Given an ordered set S and an arbitrary set T, any function T -> S induces a natural ordering on T. We use this idea and the infrastructure provided by Tagged.Set to quickly construct sets over arbitrary types with custom comparison rules.
When passing objects as arguments to F# functions, it is almost certain that a type annotation will be required. This may generate long and noisy code at times, but thankfully we can use active patterns to mitigate this annoyance.
The following is a simplistic implementation of global events, which is the precise dual of the dependency injection implementation found in http://fssnip.net/dg. This is just a proof of concept, unwise to use in real life.
This is an implementation of the Async.Choice combinator that composes a sequence of workflows into one whose result is that of the first workflow that returns a *valid* result. You can think of it as a nondeterministic version of (Seq.tryPick id). This implementation draws ideas from Tomas Petricek's choice implementation in http://fssnip.net/6D. UPDATE (11/2015): Following the discussion in https://fslang.uservoice.com/forums/245727-f-language/suggestions/10575069-add-async-choice-to-fsharp-core I have updated the snippet.
When interfacing .NET libraries that potentially yield null values, a lot of boilerplate code is required to ensure no NullReferenceExceptions are raised. This is an attempt to avoid such repetition with computation expressions.
A simple implementation that protects the nested workflow from external cancellation. The external cancellation token is passed as an argument for cooperative cancellation. Kudos to Gian Ntzik for this one.
This snippet is a direct adaptation of Nick Palladinos' Session Types found in http://fssnip.net/j5. The implementation eschews the need for explicit declaration of duality objects by encoding all relevant information in the session signature itself.
.Net exceptions carry with them lots of useful metadata that are not directly user modifiable. In certain applications, such as distributed or symbolic execution it might be reasonable to need to modify such metadata. The following pattern is a proposal on effectively decoupling an exception from its contextual metadata, as well as a way of defining exception hierarchies while avoiding all the ISerializable boilerplate.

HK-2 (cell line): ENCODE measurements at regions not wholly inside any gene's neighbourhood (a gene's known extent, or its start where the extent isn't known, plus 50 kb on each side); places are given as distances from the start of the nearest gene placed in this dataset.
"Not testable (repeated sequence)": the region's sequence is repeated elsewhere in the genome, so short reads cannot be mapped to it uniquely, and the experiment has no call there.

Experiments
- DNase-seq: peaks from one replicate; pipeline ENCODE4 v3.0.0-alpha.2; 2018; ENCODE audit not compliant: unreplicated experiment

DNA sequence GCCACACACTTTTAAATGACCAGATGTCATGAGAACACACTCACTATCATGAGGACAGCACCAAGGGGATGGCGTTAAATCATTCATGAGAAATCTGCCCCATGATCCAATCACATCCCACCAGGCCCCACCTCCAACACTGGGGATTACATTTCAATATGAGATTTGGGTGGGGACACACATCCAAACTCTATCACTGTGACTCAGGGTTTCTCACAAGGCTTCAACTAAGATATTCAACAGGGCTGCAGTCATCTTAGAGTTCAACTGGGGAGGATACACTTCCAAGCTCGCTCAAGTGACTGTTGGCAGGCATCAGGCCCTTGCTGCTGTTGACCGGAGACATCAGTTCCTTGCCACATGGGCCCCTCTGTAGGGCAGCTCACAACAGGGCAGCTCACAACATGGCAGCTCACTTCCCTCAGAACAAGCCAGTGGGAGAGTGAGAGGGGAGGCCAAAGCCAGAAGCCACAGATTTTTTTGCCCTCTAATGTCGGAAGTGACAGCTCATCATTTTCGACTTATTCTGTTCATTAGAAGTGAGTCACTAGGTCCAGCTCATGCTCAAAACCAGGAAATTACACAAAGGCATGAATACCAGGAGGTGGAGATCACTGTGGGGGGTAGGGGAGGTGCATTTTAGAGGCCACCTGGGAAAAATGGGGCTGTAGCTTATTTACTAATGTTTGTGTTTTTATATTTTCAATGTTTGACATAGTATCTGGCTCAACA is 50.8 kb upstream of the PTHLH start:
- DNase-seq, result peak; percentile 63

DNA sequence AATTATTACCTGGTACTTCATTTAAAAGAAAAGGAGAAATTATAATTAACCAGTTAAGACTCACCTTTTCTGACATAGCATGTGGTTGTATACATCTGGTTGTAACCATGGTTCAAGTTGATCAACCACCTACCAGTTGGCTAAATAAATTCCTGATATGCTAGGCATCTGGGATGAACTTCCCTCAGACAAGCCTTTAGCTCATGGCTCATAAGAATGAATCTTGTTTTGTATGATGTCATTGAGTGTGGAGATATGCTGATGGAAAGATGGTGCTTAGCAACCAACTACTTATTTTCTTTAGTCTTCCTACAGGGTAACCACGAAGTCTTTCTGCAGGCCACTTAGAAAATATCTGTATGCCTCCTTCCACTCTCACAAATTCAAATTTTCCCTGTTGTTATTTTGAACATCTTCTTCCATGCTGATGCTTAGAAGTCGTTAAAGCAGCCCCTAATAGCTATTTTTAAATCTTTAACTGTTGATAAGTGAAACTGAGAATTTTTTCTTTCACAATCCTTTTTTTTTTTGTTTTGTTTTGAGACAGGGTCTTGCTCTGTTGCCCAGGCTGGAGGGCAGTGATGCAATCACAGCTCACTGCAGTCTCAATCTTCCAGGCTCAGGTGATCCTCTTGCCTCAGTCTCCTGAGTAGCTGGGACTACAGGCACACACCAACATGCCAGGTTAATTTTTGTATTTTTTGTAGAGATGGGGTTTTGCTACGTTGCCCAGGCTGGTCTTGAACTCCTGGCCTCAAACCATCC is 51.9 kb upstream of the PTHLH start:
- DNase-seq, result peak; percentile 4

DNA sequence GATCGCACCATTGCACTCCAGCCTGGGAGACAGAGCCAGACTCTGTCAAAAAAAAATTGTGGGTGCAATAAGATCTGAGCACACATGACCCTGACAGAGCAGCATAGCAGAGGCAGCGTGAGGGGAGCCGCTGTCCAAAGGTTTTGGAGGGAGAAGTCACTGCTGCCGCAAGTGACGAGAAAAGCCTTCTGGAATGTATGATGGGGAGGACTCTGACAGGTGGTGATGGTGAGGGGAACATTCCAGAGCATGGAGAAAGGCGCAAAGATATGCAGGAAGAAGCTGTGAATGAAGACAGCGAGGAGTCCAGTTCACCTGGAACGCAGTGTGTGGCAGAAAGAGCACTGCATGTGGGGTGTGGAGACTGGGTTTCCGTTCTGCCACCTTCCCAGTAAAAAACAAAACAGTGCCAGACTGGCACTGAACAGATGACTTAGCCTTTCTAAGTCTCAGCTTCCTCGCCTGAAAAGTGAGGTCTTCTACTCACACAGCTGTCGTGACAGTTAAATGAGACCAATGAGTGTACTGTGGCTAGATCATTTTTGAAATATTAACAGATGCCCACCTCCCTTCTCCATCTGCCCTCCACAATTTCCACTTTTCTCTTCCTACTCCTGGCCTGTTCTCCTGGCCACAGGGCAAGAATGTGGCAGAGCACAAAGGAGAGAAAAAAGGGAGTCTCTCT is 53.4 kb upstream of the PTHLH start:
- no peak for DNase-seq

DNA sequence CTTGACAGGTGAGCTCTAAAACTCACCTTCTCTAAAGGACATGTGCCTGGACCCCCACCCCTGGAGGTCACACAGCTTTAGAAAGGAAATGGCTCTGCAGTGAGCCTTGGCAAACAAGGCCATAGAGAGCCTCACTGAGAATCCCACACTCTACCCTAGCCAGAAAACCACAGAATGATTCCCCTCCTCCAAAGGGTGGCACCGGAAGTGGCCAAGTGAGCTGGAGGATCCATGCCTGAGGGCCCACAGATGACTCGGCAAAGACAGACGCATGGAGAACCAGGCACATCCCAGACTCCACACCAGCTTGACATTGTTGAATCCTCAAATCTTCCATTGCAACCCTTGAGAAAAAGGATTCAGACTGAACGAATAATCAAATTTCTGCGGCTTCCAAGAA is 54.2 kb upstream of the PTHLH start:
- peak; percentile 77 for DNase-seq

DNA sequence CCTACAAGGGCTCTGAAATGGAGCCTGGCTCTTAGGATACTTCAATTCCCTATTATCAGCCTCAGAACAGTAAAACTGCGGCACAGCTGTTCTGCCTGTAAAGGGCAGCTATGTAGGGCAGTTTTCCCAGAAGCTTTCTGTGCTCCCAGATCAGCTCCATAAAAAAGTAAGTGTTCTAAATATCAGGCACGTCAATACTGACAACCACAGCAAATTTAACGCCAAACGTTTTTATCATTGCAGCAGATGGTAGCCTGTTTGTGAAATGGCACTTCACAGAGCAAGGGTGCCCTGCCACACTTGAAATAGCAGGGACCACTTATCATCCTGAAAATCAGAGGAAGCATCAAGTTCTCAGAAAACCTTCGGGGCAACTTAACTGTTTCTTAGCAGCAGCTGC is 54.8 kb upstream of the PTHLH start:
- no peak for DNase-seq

Demonstrates a possible encoding for GADTs in F#. It is type safe, uses no reflection and pattern matches can be declared outside of the definition itself. See also http://lambda-the-ultimate.org/node/1134
A ksprintf implementation that optionally formats the string. Naive microbenchmarks are provided to demonstrate potential performance gains. See also https://github.com/eiriktsarpalis/TypeShape/blob/d782bcd7fd32b1899c1c95ba933da0ae5e0bb4eb/samples/ksprintf.fsx
Improved version of http://fssnip.net/pm/title/Extending-units-of-measure-to-arbitrary-types that adopts the "type class" approach and sheds requirement for passing the witness type when tag/untagging UoM values.
Any type signature has the form of a curried chain T0 -> T1 -> .... -> Tn, where Tn is not a function type. The codomain of a type is precisely Tn. This is a simple implementation that uses reflection to determine the codomain for arbitrary types.
The generic model for stateful computation (S -> S x R) provides a convenient mechanism of threading stateful computation results since the functor λR . S -> S x R is monadic. But what happens if we want to thread state itself? Well, the mapping λS. S -> S x R is not even functorial! But it turns out it can become so with a bit of trickery. This snippet demonstrates a way to lift, project or inject stateful computations into ambient state monads.
This is an attempt to define a workflow that contains reversible stateful computations. In the event of an exception being raised, all insofar successful operations will fold back to their original state. The implementation uses the notion of reversible computation primitives, which are composed using a free monad that is interpreted with a trampoline.
Writing functions that recursively generate lambdas from a given parameter is a useful practice, but things get trickier when you need the output functions themselves to be mutually recursive. This is my attempt at creating a fix-point combinator that transparently handles this requirement. It also gives memoization for free as a side-effect.
Continuing from Nick Palladinos' session types, this snippet is an implementation of indexed monads in F#, as well as a collection of examples that demonstrate its utility: session types, type-safe serialization and reversible workflows.
Implements a technique found in http://stackoverflow.com/a/2085377. Useful for rethrowing exceptions in the context of computation expressions, not otherwise possible, as well as a few other applications.
A long overdue counterexample of a pure bind/return computation expression that does not satisfy any of the monad laws, as promised to @silverSpoon. This uses binary trees under the hood, which define a binary operation but do not satisfy any unit or associativity laws. Binary trees can also encode the syntactic structure of a computation expression, which is being captured using a state-updating bind implementation.
F# computation expressions do not allow monadic expressions inside `finally` clauses. If we allow ourselves a bit of ugliness this can be circumvented by using a combinator. Here's an implementation for asynchronous workflows and a small application.
Defines a generic `mutate : 'T -> 'T` function that structurally mutates every value in the object graph, without performing new allocations. Needless to say, this is intended for educational purposes only.